I for one have already seen enough. I’m a republican for all the obvious reasons. A monarchy establishes inherited privilege at the heart of government and embeds patronage at the centre of power. The royals are a class act. And that’s the problem. I’m not a very passionate republican – many things bother me more than the monarchy. But as principles go it is unwavering. We have a class problem in Britain and the monarchy exemplifies it. If it’s a guilty pleasure I’m after, I don’t turn to betrothals in real-world feudal dynasties: I have Netflix. The political scientist Benedict Anderson described countries as imagined communities. Call me a misery guts, but I’d rather imagine one in which I am born a citizen, not a subject, and others are not born to govern me.

I’d be fine leaving the whole thing alone; the trouble is it won’t leave me alone. Last week Harry and Meghan showed up in both my kids’ book bags – they’d been invited by their schools to celebrate their wedding by wearing red, white and blue or buying cupcakes or both.

This is propaganda through tasty pastry. The purpose of these highly scripted and tightly choreographed weddings is twofold: to renew the monarchy’s sense of legitimacy and to establish its relevance. Those who claim God has ordained that they should rule over everyone else will always have to worry about credibility. The Russian tsar executed by the Bolsheviks was the Queen’s grandfather’s cousin. Her husband, Prince Phillip, was evacuated from Greece as a baby on a warship in a cot made from a fruit box. So she knows a thing or two about what can happen when legitimacy is lost.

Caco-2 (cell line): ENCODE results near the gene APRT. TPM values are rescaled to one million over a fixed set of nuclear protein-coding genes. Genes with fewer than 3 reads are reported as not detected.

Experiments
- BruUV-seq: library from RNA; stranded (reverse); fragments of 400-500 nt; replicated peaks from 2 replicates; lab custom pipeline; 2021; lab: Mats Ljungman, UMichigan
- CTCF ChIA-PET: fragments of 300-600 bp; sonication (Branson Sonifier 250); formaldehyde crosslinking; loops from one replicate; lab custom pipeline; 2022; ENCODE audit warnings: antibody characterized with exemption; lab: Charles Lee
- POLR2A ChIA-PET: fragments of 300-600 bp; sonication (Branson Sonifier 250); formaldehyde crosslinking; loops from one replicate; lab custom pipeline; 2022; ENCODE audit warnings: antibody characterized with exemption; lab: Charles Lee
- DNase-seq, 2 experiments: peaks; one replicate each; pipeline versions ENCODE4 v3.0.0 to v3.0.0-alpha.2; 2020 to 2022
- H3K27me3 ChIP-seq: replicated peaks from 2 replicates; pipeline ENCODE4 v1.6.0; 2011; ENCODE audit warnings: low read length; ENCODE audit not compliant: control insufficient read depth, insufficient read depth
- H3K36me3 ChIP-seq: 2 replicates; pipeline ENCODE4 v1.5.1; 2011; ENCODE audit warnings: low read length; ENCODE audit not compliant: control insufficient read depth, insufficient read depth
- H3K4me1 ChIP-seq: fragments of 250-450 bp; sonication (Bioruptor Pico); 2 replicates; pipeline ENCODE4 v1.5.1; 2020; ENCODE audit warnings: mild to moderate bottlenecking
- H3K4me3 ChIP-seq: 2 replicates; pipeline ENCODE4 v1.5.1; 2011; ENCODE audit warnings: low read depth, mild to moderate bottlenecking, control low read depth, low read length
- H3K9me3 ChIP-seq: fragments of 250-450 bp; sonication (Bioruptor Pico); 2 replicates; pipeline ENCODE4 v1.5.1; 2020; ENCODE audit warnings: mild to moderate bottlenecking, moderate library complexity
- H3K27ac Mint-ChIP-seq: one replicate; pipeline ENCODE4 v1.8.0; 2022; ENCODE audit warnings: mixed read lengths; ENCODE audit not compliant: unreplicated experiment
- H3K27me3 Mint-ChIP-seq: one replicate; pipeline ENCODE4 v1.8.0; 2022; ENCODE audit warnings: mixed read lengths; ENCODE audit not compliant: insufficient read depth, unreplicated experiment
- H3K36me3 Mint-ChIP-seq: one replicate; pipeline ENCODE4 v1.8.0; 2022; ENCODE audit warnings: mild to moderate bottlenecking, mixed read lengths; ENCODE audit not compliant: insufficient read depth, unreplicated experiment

It is worth noting that the wedding in which the most royal PR capital has been invested – between Prince Charles and Lady Diana – was for the marriage that failed most publicly and calamitously. The uncertain response to Diana’s death was the one occasion in recent memory the institution looked vulnerable. For all that, the monarchy seems safe. Half of Britons think it is good for Britain and even more believe it should continue.

Given the parlous state of our political class, the polarised nature of our political culture and the absurd figure we cut on the world stage following the Brexit vote, institutions such as the monarchy can be reassuring for some. A royal wedding provides a semblance of stability and the hope of unity for those who’d favour the certainties of a benign dictatorship over the vagaries of democracy.